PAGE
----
Nashi has grown rapidly, sprouting branches in most of Russia’s 85 regions and staging public cleanup campaigns and other civic projects. It has also organized huge street demonstrations, where tens of thousands of youngsters have congratulated Mr. Putin on his birthday or election anniversary.
For the Nashi faithful, membership combines patriotism with self-improvement — in a manner reminiscent of the Soviet-era communist youth group, Komsomol.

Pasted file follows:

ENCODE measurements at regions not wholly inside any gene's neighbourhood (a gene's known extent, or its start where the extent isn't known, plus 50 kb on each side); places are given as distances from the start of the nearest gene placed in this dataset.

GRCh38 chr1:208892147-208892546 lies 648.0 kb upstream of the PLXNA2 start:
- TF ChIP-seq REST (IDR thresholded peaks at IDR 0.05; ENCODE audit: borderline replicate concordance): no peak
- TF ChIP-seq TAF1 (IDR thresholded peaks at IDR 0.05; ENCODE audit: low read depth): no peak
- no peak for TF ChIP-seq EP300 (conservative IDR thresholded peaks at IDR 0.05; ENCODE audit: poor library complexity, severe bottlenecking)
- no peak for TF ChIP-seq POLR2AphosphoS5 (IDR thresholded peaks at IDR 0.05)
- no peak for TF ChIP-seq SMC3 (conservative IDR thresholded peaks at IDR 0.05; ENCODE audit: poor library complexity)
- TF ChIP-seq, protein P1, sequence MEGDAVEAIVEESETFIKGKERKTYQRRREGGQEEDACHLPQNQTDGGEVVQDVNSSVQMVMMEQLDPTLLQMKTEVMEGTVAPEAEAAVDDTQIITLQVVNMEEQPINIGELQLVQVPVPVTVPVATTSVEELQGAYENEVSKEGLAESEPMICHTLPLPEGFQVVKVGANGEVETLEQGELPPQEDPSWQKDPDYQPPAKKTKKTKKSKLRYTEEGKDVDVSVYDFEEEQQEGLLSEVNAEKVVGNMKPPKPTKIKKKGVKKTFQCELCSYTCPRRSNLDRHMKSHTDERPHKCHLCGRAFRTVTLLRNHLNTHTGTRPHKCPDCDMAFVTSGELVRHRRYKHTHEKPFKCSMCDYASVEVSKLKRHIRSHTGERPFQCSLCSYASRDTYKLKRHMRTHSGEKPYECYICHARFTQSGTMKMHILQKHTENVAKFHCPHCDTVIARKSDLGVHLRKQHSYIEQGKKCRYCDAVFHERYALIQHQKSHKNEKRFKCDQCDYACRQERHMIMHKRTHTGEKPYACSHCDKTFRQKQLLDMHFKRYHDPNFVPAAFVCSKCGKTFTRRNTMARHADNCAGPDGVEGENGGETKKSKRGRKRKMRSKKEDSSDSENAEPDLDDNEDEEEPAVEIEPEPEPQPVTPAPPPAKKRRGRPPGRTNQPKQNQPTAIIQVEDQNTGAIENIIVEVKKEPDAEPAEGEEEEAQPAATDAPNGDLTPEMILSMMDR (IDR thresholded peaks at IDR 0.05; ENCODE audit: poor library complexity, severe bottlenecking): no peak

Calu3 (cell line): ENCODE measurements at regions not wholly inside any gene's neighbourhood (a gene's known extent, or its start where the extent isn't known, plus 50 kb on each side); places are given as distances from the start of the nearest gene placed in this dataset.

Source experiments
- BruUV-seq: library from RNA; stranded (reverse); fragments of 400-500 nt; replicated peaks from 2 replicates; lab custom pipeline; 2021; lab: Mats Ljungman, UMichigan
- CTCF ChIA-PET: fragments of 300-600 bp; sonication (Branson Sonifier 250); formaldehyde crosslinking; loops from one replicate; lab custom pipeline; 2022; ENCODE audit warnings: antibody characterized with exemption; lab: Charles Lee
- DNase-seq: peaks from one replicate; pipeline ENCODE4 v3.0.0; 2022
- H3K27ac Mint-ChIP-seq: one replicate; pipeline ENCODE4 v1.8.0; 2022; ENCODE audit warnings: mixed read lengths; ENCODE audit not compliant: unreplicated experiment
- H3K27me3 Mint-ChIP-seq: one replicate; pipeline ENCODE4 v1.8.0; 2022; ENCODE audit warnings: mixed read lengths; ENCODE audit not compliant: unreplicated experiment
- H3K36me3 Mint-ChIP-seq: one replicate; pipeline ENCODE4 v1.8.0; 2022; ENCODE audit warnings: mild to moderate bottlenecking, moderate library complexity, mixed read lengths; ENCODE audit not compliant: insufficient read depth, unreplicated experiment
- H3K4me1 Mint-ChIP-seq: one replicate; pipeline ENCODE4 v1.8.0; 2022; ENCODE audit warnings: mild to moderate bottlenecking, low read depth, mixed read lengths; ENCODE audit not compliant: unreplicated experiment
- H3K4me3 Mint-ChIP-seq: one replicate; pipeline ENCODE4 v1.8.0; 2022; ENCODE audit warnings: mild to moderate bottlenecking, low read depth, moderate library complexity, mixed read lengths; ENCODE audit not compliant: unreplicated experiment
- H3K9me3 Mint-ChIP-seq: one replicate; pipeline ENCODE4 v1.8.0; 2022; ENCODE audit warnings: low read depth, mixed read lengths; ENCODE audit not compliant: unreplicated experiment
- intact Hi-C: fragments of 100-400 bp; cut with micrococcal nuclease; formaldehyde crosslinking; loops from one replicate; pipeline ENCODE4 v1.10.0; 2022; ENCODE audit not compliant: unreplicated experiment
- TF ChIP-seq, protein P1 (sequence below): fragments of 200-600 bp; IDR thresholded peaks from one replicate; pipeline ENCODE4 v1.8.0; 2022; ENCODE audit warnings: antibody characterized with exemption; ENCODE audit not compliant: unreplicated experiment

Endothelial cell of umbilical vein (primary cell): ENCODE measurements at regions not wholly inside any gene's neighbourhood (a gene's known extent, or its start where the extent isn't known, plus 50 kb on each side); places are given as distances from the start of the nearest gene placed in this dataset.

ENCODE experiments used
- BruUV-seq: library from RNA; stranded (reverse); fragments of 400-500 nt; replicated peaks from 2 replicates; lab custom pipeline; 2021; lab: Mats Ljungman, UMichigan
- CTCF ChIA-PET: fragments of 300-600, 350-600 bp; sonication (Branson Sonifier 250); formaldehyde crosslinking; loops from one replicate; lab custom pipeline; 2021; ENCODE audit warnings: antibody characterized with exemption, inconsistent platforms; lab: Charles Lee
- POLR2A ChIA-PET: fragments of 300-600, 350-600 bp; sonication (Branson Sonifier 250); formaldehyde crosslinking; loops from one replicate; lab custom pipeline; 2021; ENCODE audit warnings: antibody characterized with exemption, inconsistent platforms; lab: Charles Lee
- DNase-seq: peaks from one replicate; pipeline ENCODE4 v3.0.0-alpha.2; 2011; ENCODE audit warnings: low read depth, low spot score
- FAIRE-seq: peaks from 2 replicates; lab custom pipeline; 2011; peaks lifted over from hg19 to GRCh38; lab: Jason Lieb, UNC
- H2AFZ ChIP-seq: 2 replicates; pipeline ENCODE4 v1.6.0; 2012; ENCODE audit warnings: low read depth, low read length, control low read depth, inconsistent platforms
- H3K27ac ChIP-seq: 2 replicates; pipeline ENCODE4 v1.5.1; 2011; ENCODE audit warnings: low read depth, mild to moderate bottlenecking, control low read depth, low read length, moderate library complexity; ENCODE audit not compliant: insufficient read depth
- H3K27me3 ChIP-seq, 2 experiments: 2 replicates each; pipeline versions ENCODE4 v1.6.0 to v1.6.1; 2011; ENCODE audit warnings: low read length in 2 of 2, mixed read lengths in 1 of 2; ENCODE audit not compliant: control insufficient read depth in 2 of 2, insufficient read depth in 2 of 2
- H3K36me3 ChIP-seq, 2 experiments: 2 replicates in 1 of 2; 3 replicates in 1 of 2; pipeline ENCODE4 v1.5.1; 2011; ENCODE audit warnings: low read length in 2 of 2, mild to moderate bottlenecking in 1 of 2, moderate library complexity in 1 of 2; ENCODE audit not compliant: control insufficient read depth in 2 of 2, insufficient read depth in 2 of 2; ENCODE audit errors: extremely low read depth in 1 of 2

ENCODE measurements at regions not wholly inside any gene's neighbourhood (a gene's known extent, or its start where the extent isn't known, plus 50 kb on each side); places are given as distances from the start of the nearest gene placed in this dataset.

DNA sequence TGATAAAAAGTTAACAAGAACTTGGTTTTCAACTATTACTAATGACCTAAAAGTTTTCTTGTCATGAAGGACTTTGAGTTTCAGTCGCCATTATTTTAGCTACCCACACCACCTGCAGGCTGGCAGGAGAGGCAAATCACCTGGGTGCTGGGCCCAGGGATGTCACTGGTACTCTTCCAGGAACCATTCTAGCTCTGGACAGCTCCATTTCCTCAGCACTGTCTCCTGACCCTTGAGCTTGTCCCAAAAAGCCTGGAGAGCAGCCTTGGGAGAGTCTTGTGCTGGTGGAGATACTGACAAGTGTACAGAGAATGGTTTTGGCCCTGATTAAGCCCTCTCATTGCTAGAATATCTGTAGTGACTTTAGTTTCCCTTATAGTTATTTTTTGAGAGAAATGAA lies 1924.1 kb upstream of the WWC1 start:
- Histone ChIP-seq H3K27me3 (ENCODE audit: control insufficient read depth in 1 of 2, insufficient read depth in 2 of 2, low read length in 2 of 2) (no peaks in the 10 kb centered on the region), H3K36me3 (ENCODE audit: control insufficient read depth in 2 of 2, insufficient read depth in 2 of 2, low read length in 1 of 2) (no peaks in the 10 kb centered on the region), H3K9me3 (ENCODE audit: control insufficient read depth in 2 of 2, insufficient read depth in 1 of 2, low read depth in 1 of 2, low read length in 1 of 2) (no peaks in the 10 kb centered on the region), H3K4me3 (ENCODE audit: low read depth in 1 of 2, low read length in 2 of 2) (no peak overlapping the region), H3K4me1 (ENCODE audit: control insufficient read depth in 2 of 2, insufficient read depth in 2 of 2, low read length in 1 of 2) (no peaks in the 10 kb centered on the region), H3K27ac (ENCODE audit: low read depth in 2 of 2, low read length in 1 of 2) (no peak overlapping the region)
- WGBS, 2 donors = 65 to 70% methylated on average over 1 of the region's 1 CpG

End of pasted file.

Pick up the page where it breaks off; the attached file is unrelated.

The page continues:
“There is no alternatives to Nashi,” said Artyom Samoilov, a sophomore student from Kursk. “It is a union of like-minded people, very much like the Komsomol.”
To its critics, Nashi represents an effort by the Kremlin to emulate the old Soviet bosses and channel the energy and enthusiasm of Russian youth to the service of the state. Nashi projects are prolific and well-funded, although Mr. Yakemenko refused to elaborate on sources.
“I just don’t know how much it cost,” Mr. Yakemenko said about the funding of the Seliger camp. “But I’m assuring you that we did not take a single kopeck of the taxpayers’ money.”